BANKING ON FIRE SAFETY
April 2013: Four women were killed in a fire accident at Axis Bank’s building in Coimbatore. The fire started on the third floor of the building at 10:15 am. Twelve fire engines were rushed to the spot and it took them two hours to douse the fire. The fire officials said the building has no fire emergency exit and so the women remained trapped while men scaled to the terrace for safety. They also say the building had not obtained the Fire and Rescue Department’s fire safety clearance. After the incident, fire safety experts are asking how the city’s civic authorities had permitted a bank frequented by public to function without fire emergency exits.
Mumbai, June 2013: Four employees of the IndusInd Bank branch in Andheri area of Mumbai died of asphyxiation when a fire broke out in the first floor of the seven-storey building in June. The fire that started in the depositary section also left nine employees injured. The building had an all glass façade with little ventilation that ensured that smoke killed just as effectively as fire would have.
After these two fire accidents fire departments have decided to prosecute the banks for its failure to adhere to fire-fighting norms in the buildings. In the IndusInd bank fire it took 8 fire tenders to douse the fire and the fire officials after their investigations blamed the non-functional fire fighting system and the glass facades in the building for the fire, and the subsequent deaths.
The fire incidents have shown that the banks are not serious about installing fire safety measures in buildings. According to the Maharashtra Fire Prevention and Life Safety Measures Act, every building, residential and commercial, should conduct a fire safety audit on its own every six months, and a compliance report should be submitted in January and July to the fire brigade, which will verify it. Banks also come under this purview.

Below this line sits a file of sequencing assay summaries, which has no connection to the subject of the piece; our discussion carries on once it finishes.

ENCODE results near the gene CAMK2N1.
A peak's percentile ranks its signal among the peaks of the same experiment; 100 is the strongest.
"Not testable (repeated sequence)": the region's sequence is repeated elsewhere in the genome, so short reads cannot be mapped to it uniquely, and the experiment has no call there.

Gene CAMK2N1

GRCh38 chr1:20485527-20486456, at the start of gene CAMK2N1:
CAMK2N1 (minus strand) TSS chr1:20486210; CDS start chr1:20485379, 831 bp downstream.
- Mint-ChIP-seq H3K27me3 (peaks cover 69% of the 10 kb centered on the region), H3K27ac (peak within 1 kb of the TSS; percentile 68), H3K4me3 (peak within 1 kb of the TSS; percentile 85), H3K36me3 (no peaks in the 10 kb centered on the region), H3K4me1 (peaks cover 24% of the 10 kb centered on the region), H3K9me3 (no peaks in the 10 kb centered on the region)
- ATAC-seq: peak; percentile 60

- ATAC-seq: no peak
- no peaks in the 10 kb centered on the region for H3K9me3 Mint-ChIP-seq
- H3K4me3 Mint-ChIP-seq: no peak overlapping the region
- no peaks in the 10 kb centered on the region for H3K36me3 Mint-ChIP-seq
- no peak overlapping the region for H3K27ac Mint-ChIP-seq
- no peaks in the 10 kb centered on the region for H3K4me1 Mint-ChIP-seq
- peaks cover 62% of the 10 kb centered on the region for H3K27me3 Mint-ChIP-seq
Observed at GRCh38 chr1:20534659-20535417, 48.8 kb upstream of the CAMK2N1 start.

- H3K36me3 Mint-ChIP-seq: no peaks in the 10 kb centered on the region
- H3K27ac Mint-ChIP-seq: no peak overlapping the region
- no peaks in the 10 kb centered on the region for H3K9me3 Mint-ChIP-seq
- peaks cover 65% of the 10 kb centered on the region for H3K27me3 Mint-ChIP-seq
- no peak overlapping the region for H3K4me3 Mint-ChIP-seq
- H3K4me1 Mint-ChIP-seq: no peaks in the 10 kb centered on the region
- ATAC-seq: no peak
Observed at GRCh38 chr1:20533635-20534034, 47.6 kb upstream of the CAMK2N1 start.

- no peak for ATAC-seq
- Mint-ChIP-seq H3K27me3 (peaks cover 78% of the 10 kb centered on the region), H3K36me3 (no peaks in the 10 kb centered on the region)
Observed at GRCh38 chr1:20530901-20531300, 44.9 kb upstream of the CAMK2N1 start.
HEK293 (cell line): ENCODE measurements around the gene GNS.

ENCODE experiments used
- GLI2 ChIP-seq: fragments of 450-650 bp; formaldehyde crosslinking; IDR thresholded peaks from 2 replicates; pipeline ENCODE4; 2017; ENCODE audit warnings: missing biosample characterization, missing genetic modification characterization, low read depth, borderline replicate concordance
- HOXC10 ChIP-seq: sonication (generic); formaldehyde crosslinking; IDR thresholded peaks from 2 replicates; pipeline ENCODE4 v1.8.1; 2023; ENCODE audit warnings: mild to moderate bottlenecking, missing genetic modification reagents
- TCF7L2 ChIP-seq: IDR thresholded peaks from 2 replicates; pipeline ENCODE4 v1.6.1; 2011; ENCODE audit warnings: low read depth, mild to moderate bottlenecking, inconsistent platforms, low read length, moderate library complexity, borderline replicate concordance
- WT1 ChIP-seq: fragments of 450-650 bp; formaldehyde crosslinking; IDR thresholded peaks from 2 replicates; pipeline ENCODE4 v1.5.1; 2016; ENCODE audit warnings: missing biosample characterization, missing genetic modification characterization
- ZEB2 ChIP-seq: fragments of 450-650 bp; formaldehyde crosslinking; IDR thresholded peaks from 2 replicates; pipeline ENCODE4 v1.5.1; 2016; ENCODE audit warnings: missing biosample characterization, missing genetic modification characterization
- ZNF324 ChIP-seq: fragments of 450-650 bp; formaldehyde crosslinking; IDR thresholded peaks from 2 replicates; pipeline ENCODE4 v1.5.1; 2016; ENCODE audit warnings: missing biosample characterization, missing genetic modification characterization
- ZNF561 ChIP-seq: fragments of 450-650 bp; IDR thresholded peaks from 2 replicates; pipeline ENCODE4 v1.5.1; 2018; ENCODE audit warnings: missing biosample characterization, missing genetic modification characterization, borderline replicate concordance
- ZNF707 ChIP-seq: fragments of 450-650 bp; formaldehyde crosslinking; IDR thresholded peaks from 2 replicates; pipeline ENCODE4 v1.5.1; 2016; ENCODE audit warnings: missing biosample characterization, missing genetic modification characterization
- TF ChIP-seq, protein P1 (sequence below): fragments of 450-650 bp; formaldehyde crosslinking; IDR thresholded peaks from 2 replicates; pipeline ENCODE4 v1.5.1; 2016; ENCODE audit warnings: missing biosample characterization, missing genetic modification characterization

Talking about the IndusInd fire officials blamed the glass facades and lack of ventilation for the spread of the fire and the deaths. Significantly the Brihanmumbai Municipal Corporation, the civic body in Mumbai has no guidelines on installing glass facades for a long time. The civic body decided to prepare guidelines on glass facades only after a fire broke out in a commercial building at the Bandra Kurla Complex last September. “We prepared the draft and submitted to the building proposal officials. They have given us some suggestions and we are going through it. The guidelines are likely to be out soon,” said a senior fire official.
Needless to say that the guidelines list in question is yet to be out.
Ironically, banks that have in past been known to be extra careful when it comes to security, thanks primarily to the whip that is being cracked by the Reserve Bank of India have been falling woefully short on fire safety. And that too when it is an established fact that any closed venue where the inflow of people is high needs to have a fully functional fire safety system to guard against fire accidents. The reasons for these are of course manifolds.